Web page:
This Is Why Restaurant Ketchup Is Never Refrigerated
If you use ketchup at home, you probably store it in the fridge, right? After all, the bottles themselves say the condiment needs to be refrigerated. So, why isn't restaurant ketchup refrigerated? It's not because they're using a special kind of ketchup—it's because they're going through it a lot faster.
It turns out, it's totally fine to keep ketchup at room temperature, but keeping it in the fridge will preserve its shelf life—something that's a lot more important for people at home than for restaurants. Restaurant ketchup doesn't have a long lifespan in the first place because it's used so quickly, so long-term freshness isn't really a concern. Household ketchup, meanwhile, is a different story. Here's the truth about why restaurants don't refrigerate ketchup.
Does restaurant ketchup need to be refrigerated?
Despite the messaging on the label, ketchup is actually shelf-stable. In fact, Kraft and Heinz have an official statement declaring so.
"Because of its natural acidity, Heinz Ketchup is shelf-stable," the company's website explains. "However, its stability after opening can be affected by storage conditions. We recommend that this product be refrigerated after opening. Refrigeration will maintain the best product 'quality' after opening."
There's nothing wrong with restaurants keeping ketchup bottles on the table. The product is shelf-stable, and restaurants go through it pretty quickly. Think of how many people use ketchup on their burgers and fries!
Should you keep ketchup in the fridge at home?
Even though Heinz admits that ketchup is shelf-stable, there's a good reason you might still want to keep it in the fridge. As restaurant employees explained on Quora, they go through ketchup way faster than you will at home.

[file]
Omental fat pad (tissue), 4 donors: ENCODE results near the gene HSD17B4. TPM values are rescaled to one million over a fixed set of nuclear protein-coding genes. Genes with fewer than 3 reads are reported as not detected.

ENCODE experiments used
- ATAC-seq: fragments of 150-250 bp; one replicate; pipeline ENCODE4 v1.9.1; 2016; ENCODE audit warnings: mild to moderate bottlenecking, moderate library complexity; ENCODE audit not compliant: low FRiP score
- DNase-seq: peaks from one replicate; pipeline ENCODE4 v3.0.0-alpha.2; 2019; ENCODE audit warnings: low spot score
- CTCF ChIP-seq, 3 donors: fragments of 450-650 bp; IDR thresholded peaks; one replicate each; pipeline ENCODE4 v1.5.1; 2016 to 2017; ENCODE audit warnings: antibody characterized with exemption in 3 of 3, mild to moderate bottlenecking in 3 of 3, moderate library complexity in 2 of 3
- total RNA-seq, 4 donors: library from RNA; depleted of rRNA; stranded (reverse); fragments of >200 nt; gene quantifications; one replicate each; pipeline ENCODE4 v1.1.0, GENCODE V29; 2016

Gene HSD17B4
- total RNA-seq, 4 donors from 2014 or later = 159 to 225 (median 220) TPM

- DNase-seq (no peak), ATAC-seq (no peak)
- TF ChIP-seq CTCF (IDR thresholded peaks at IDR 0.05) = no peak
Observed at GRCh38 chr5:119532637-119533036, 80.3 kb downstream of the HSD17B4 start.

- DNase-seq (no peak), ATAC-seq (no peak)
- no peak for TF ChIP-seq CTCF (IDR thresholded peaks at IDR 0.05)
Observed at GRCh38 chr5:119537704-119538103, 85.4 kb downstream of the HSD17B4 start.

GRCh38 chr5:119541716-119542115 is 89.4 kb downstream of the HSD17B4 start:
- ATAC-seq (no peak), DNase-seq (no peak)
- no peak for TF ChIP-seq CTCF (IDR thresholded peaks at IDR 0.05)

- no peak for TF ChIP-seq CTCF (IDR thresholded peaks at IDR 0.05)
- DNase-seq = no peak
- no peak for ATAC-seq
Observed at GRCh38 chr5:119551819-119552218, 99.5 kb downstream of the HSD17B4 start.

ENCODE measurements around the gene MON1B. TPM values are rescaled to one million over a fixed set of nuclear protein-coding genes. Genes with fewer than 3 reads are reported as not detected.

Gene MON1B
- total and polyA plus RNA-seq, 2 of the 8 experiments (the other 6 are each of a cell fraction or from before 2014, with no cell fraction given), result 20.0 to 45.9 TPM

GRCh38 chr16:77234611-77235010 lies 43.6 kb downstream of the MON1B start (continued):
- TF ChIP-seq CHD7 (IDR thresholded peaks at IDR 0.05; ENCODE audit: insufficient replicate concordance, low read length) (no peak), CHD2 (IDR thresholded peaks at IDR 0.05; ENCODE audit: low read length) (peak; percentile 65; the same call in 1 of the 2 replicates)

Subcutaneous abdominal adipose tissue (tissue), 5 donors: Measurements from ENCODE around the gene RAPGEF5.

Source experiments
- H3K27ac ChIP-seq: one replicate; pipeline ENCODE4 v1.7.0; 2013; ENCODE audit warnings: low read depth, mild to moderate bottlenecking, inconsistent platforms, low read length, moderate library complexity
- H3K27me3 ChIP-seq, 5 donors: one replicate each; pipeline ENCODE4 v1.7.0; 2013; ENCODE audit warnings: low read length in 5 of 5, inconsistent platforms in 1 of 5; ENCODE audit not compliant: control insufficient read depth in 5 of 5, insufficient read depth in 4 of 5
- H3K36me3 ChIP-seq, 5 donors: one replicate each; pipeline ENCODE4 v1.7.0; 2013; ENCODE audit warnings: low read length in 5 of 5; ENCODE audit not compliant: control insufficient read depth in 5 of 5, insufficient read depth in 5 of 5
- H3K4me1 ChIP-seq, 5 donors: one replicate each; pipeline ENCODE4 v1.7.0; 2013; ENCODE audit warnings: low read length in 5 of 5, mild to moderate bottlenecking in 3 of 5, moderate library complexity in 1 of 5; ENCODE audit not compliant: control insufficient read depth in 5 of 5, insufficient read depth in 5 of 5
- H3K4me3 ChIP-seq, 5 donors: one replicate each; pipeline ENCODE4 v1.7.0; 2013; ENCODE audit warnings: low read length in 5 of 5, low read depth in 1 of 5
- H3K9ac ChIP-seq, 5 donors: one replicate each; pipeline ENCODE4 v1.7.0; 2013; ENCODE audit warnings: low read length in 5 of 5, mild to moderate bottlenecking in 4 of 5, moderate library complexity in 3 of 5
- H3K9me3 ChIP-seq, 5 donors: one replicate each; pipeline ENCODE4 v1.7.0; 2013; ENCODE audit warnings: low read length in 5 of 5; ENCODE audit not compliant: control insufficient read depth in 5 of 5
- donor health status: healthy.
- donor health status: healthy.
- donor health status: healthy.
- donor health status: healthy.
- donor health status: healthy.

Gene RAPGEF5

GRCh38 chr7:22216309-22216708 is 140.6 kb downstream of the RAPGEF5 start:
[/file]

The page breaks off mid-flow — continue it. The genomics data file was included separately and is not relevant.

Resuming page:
Think about it: How many times do you use ketchup in your at-home meals? Once or twice a week, at most? A restaurant, on the other hand, might use the same amount of ketchup in a day that your household could take weeks or even months to use.
Keeping ketchup in your fridge at home is a smart move to preserve the condiment's shelf life and keep it fresh. Sit-down eateries don't need to worry about that as much, as they have a high rotation of diners seasoning their food with the restaurant ketchup. But given the average family's much-lower ketchup usage, keeping the condiment in the fridge makes more sense.
What about mustard?
OK, here's where it gets a little tricky: It depends on the type of mustard. According to French's, Dijon and horseradish-based mustards need to be refrigerated. Other types of mustard, like ketchup, are shelf-stable, but you might still want to keep them in the fridge if you're not using them that often.
"Dijon and Horseradish mustards will lose their distinct flavors if not refrigerated, so we encourage refrigerating both," the French's website states. "For all other mustards, refrigeration will help maintain flavor; however, it is not necessary to refrigerate if you prefer to consume your mustard at room temperature. There are no ingredients in mustard that spoil."
If you keep ketchup and mustard in your pantry, rather than in your fridge, they're probably not going to go bad, but keeping them refrigerated could extend their shelf life. After all, your home's condiments will be on the shelf for way longer than that restaurant ketchup will be.
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